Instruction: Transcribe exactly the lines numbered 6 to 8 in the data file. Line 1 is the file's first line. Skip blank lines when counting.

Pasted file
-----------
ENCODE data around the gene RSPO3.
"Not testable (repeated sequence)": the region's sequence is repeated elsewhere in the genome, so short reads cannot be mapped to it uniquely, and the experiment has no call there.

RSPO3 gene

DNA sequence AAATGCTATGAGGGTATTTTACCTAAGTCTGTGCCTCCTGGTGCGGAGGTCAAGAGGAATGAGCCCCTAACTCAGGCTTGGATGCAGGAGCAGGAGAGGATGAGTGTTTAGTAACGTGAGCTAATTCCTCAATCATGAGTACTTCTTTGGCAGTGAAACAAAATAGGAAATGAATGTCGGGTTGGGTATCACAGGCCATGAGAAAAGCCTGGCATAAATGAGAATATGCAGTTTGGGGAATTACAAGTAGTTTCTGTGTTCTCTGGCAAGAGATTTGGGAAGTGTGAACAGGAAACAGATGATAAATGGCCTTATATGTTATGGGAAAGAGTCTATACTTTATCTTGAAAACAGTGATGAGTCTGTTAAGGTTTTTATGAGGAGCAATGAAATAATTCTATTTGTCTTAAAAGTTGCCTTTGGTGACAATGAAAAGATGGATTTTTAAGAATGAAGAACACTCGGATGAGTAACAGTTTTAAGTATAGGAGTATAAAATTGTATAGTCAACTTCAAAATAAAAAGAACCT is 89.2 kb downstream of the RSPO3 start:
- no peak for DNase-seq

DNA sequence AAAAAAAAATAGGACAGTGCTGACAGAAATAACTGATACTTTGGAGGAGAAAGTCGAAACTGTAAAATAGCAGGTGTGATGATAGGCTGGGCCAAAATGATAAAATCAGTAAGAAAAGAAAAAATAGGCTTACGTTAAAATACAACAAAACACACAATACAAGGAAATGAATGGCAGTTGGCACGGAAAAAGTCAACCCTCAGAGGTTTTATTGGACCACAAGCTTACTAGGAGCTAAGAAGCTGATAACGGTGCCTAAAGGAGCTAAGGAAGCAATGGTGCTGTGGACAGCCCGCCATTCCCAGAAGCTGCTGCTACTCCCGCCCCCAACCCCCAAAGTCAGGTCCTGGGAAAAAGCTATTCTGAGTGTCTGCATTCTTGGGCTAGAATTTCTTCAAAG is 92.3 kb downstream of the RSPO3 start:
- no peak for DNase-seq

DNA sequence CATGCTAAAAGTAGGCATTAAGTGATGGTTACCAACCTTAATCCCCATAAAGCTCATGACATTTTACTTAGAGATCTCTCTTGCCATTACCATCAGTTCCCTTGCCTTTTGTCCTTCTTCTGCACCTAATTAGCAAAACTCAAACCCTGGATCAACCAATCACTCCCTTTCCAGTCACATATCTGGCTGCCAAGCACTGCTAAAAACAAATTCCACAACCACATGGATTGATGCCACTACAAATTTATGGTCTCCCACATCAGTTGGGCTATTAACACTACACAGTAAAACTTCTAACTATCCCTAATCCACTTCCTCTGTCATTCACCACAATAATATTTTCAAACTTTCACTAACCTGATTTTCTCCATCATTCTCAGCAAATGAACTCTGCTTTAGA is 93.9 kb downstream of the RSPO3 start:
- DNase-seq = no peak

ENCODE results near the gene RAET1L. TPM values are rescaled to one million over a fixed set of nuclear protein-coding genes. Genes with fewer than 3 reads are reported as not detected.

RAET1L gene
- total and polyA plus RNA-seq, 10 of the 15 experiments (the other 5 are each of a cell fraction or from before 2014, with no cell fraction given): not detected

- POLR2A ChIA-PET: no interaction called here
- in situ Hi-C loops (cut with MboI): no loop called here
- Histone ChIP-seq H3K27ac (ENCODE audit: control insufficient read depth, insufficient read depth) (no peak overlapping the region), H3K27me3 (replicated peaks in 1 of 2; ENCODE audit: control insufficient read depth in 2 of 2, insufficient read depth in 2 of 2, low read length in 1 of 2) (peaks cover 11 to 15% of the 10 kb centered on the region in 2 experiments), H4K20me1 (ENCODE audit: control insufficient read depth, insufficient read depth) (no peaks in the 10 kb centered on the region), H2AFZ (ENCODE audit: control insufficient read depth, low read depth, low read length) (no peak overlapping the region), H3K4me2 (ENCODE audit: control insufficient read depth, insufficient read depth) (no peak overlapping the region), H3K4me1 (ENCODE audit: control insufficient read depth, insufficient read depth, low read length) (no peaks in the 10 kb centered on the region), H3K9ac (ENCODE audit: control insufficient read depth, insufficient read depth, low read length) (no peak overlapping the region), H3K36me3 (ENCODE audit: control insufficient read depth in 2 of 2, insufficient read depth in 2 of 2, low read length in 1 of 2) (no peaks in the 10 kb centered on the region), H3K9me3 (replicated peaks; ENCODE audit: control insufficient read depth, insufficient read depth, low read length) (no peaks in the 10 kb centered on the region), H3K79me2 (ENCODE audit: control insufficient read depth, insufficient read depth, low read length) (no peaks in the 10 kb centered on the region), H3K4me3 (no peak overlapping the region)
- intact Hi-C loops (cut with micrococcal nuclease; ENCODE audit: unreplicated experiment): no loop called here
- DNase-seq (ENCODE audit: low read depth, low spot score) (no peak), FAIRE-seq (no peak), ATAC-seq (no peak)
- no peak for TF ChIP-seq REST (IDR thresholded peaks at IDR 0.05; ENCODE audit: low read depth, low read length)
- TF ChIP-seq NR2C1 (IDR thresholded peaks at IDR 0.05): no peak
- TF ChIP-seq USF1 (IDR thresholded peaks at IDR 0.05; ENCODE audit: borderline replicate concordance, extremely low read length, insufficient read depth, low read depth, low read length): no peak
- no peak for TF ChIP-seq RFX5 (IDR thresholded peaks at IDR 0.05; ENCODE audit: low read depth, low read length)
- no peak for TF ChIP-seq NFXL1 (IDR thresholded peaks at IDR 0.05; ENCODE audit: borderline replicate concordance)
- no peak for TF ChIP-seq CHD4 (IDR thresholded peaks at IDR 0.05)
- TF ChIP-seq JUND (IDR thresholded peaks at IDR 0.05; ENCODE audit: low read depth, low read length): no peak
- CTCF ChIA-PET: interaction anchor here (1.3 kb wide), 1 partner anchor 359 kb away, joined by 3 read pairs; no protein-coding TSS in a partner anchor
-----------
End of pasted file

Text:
DNA sequence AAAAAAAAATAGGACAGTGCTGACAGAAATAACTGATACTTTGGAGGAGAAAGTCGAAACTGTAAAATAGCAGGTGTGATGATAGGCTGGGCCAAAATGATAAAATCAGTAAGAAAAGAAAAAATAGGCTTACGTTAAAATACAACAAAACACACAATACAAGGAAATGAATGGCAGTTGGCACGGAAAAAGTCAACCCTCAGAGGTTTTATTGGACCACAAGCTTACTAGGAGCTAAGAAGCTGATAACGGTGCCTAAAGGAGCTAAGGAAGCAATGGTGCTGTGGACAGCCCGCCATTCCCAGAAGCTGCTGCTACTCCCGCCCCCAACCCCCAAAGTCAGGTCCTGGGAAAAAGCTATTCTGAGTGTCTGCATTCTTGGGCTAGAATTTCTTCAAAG is 92.3 kb downstream of the RSPO3 start:
- no peak for DNase-seq

DNA sequence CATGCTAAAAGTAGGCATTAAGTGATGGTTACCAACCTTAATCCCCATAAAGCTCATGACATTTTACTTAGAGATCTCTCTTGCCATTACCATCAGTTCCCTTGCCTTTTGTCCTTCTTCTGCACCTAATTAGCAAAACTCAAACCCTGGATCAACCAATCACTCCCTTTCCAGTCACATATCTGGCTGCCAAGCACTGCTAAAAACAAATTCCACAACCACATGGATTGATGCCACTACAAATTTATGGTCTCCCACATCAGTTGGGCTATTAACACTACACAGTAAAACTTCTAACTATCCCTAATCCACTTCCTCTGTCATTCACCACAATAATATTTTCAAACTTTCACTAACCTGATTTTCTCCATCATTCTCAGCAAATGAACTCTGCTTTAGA is 93.9 kb downstream of the RSPO3 start: